The New York Times reports that efforts by states to modernize their systems for unemployment compensation and other government benefits have “largely backfired in recent months, causing enormous cost overruns and delays.” The Times notes that “a lack of funding in many states and a shortage of information technology specialists in public service jobs routinely lead to higher costs, botched systems and infuriating technical problems that fall hardest on the poor, the jobless and the neediest.”
In terms of federal unemployment insurance, the Los Angeles Times reports that the Senate delayed consideration of a proposal to “extend for an additional three months aid for about 1.3 million out-of-work Americans whose long-term benefits expired Dec. 28.” The measure, strongly supported by Democrats, does not appear to have sufficient support among Republicans to overcome a filibuster.
In Detroit, the New York Times reports that the city’s emergency manager, Kevyn D. Orr, “ordered that pension benefits for thousands of public employees be frozen” in an unpublicized action last week, but, after news accounts reported it, “delay[ed] the move to allow for a possible compromise in federally mediated talks.” The order “froze benefits for . . . employees and retirees, eliminated cost-of-living increases, and created a 401(k)-style retirement plan for all new city workers.”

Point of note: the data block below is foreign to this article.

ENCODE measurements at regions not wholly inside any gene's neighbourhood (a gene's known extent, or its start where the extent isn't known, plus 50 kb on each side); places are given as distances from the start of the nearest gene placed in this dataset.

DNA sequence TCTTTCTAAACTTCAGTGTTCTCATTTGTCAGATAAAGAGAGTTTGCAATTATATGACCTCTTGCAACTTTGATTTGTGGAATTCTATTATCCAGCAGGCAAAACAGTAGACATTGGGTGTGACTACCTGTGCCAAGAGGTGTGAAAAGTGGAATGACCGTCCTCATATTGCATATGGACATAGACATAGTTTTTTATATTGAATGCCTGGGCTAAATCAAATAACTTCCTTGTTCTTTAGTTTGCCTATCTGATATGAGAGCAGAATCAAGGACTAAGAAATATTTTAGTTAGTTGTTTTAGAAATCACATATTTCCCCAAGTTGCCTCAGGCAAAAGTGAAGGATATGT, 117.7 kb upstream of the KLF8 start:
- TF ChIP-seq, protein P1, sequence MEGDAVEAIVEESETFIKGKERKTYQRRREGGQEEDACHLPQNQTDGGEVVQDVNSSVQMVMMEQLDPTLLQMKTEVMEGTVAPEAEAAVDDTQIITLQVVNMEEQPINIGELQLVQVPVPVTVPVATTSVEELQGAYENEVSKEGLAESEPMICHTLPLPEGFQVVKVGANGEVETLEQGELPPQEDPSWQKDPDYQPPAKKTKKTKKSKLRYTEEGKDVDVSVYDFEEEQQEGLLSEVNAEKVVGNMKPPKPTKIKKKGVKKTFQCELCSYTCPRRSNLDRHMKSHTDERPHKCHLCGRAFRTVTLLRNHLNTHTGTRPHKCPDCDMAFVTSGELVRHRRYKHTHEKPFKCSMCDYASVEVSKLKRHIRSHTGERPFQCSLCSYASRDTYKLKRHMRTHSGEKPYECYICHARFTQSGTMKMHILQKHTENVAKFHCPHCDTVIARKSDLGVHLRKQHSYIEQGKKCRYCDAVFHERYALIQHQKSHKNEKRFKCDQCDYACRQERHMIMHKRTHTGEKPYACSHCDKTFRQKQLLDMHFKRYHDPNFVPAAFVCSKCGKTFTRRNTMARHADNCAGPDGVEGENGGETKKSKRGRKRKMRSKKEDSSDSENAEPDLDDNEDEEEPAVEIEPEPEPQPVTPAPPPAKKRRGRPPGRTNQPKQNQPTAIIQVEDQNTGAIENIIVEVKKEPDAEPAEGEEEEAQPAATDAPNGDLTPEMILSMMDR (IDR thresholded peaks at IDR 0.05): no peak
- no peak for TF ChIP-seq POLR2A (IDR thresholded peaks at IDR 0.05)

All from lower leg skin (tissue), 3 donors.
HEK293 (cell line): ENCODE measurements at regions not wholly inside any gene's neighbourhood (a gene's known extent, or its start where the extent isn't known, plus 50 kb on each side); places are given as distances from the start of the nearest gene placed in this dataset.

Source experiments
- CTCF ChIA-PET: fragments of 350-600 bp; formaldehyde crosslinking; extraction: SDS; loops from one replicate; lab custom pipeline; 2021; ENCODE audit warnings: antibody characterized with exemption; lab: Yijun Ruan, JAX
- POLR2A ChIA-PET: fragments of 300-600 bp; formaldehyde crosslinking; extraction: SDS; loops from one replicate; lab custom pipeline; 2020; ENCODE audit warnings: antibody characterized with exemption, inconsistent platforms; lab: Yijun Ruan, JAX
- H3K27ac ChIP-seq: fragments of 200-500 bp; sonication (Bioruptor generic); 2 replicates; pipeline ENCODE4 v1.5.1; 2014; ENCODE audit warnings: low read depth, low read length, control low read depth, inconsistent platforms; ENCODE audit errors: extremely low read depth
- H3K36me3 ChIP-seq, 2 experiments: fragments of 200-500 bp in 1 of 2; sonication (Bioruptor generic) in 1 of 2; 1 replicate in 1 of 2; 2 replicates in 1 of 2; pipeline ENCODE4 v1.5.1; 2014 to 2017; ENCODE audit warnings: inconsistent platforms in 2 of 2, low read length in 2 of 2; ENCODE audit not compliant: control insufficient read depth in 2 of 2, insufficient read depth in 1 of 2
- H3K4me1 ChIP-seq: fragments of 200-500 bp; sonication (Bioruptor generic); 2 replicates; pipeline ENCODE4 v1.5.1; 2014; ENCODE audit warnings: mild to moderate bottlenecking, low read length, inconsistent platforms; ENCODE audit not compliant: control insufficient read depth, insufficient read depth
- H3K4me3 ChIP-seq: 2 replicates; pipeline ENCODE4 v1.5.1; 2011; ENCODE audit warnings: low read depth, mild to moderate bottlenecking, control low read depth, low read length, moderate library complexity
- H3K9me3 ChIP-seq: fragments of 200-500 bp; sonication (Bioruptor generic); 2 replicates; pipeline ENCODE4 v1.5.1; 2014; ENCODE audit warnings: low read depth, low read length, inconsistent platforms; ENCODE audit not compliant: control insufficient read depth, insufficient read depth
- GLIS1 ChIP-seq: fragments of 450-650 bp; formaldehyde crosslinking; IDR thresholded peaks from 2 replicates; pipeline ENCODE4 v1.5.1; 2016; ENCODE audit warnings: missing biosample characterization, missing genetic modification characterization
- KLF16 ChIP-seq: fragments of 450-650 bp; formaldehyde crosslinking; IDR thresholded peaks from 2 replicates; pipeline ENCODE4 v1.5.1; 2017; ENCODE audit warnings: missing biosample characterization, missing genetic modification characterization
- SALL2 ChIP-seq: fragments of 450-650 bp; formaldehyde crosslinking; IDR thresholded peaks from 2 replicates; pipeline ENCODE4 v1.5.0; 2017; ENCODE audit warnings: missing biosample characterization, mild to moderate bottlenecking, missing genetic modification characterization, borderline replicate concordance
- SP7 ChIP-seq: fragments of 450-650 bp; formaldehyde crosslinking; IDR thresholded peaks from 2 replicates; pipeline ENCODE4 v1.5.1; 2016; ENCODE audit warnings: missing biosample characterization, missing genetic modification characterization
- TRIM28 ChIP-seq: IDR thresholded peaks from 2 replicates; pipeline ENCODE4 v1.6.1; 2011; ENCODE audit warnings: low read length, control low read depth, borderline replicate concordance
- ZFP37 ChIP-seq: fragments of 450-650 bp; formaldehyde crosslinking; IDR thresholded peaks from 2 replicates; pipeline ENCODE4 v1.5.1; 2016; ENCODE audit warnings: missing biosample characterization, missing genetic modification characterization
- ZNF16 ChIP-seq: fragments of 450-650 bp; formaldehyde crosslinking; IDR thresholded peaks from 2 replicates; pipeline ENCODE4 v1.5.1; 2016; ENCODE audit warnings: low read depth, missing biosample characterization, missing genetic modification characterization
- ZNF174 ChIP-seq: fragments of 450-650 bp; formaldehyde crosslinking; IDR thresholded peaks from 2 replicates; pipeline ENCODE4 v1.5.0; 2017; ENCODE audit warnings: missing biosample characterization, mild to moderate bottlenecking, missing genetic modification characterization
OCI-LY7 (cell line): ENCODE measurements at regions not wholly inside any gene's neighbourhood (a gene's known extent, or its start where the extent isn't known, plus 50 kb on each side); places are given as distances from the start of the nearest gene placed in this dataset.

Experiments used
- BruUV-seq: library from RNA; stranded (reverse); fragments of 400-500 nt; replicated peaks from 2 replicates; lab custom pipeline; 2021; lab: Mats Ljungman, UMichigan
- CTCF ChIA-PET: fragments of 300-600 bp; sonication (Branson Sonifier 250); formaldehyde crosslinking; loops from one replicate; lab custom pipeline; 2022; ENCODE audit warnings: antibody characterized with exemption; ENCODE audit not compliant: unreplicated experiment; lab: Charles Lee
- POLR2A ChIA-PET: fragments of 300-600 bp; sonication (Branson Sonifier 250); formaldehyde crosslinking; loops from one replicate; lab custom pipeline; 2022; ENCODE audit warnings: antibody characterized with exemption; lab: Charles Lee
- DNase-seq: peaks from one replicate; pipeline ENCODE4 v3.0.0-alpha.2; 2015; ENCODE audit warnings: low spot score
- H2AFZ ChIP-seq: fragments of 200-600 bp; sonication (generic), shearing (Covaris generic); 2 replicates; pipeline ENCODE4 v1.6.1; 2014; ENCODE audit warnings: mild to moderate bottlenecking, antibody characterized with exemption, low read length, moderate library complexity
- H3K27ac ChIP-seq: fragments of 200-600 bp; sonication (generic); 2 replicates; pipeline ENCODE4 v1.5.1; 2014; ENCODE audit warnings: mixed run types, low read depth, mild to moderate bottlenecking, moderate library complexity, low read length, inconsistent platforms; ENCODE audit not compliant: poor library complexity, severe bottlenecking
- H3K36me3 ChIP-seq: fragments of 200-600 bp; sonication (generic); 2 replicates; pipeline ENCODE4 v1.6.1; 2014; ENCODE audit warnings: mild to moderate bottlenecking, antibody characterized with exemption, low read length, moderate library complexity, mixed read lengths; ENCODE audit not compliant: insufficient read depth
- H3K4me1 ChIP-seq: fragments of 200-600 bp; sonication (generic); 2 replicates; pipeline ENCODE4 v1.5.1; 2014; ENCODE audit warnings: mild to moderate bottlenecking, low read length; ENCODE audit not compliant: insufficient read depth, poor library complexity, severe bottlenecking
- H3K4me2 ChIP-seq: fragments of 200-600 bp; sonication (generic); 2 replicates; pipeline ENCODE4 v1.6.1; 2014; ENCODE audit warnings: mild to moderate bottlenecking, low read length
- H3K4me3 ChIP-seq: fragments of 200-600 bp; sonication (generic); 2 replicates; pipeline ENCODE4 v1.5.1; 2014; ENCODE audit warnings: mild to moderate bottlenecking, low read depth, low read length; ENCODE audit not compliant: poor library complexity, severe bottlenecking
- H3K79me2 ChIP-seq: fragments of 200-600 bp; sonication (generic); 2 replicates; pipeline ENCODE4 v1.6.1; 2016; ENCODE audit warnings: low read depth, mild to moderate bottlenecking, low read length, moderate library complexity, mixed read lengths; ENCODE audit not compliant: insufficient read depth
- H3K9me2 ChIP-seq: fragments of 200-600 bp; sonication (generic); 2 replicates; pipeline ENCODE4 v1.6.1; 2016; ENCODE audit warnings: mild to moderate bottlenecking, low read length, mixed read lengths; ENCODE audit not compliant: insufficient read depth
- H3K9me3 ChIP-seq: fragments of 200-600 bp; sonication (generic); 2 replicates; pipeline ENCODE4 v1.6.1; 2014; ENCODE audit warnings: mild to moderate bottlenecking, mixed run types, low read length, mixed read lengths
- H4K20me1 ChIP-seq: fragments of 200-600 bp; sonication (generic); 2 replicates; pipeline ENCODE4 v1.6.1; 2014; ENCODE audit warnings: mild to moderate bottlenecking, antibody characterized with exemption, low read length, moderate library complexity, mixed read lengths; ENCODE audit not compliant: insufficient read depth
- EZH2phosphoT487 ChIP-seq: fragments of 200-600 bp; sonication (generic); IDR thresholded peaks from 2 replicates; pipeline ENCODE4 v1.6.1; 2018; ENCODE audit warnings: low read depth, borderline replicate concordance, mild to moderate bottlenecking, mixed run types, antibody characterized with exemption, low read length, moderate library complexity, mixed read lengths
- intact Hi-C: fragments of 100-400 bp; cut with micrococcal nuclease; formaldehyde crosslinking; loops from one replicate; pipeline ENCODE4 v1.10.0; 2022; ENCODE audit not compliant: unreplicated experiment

The New York Times also reports on a new study that suggests that high unemployment among young people “is adding up to $25 billion a year in uncollected taxes and, to a much smaller degree, increas[ing] safety net expenditures.” The Times notes that this comes in addition to the long-term costs that unemployed or underemployed young people will experience over the course of their career as a result of the slow start to their working lives. Currently, 15 “percent of workers ages 16 to 24 are unemployed, compared with 7.3 percent of all workers.”
In the Los Angeles Times, Hedrick Smith, former Washington bureau chief of the New York Times, argues that the “stingy” agreement Boeing reached with the International Machinists Union is an ominous and “vivid example of how America’s new economy has created gaping economic inequalities and steadily squeezed the economic life out of the U.S. middle class over the last three decades, even as corporate profits and CEO pay have skyrocketed.” Alec MacGillis previously made a similar argument in the New Republic.
Finally, in Politico Magazine, Craig Becker, general counsel to the AFL-CIO and former member of the NLRB, argues that a recent Fifth Circuit decision may be “the most important workers’ rights opinions in decades.” Becker argues that the case could severely curtail employment class actions because it “permits employers to require workers, as a condition of keeping their jobs, to agree to arbitrate all workplace disputes and to do so as individuals, standing alone against their employer.”